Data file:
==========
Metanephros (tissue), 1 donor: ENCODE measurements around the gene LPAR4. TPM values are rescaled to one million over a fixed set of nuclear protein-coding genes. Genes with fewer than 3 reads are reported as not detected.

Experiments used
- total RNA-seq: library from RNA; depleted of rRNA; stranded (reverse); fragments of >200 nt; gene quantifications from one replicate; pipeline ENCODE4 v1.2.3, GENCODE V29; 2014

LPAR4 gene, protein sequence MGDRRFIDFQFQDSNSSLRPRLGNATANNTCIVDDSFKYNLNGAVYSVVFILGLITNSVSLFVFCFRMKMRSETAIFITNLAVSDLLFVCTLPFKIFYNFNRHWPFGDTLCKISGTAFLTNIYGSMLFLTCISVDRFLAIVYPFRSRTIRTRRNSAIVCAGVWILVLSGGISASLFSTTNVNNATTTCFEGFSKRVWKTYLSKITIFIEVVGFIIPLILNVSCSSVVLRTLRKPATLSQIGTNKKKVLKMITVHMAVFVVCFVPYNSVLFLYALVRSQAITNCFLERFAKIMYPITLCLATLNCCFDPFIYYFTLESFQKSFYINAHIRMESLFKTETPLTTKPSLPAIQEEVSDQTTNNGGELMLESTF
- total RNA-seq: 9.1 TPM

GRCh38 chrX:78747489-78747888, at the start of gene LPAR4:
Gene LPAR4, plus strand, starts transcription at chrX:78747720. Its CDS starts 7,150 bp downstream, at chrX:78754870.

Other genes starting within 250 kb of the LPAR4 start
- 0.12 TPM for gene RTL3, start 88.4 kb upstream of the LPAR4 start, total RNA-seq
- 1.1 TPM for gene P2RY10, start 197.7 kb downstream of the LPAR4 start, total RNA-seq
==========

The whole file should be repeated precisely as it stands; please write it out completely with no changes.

Metanephros (tissue), 1 donor: ENCODE measurements around the gene LPAR4. TPM values are rescaled to one million over a fixed set of nuclear protein-coding genes. Genes with fewer than 3 reads are reported as not detected.

Experiments used
- total RNA-seq: library from RNA; depleted of rRNA; stranded (reverse); fragments of >200 nt; gene quantifications from one replicate; pipeline ENCODE4 v1.2.3, GENCODE V29; 2014

LPAR4 gene, protein sequence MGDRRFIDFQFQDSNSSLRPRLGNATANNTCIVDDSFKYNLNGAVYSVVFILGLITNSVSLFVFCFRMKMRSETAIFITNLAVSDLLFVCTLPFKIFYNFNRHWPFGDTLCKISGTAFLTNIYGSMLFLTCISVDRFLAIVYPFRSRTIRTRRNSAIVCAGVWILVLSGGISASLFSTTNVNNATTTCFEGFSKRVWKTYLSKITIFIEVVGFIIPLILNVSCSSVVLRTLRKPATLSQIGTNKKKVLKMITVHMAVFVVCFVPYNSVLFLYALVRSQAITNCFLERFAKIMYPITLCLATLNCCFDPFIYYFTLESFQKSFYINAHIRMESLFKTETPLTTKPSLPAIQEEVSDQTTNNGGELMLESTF
- total RNA-seq: 9.1 TPM

GRCh38 chrX:78747489-78747888, at the start of gene LPAR4:
Gene LPAR4, plus strand, starts transcription at chrX:78747720. Its CDS starts 7,150 bp downstream, at chrX:78754870.

Other genes starting within 250 kb of the LPAR4 start
- 0.12 TPM for gene RTL3, start 88.4 kb upstream of the LPAR4 start, total RNA-seq
- 1.1 TPM for gene P2RY10, start 197.7 kb downstream of the LPAR4 start, total RNA-seq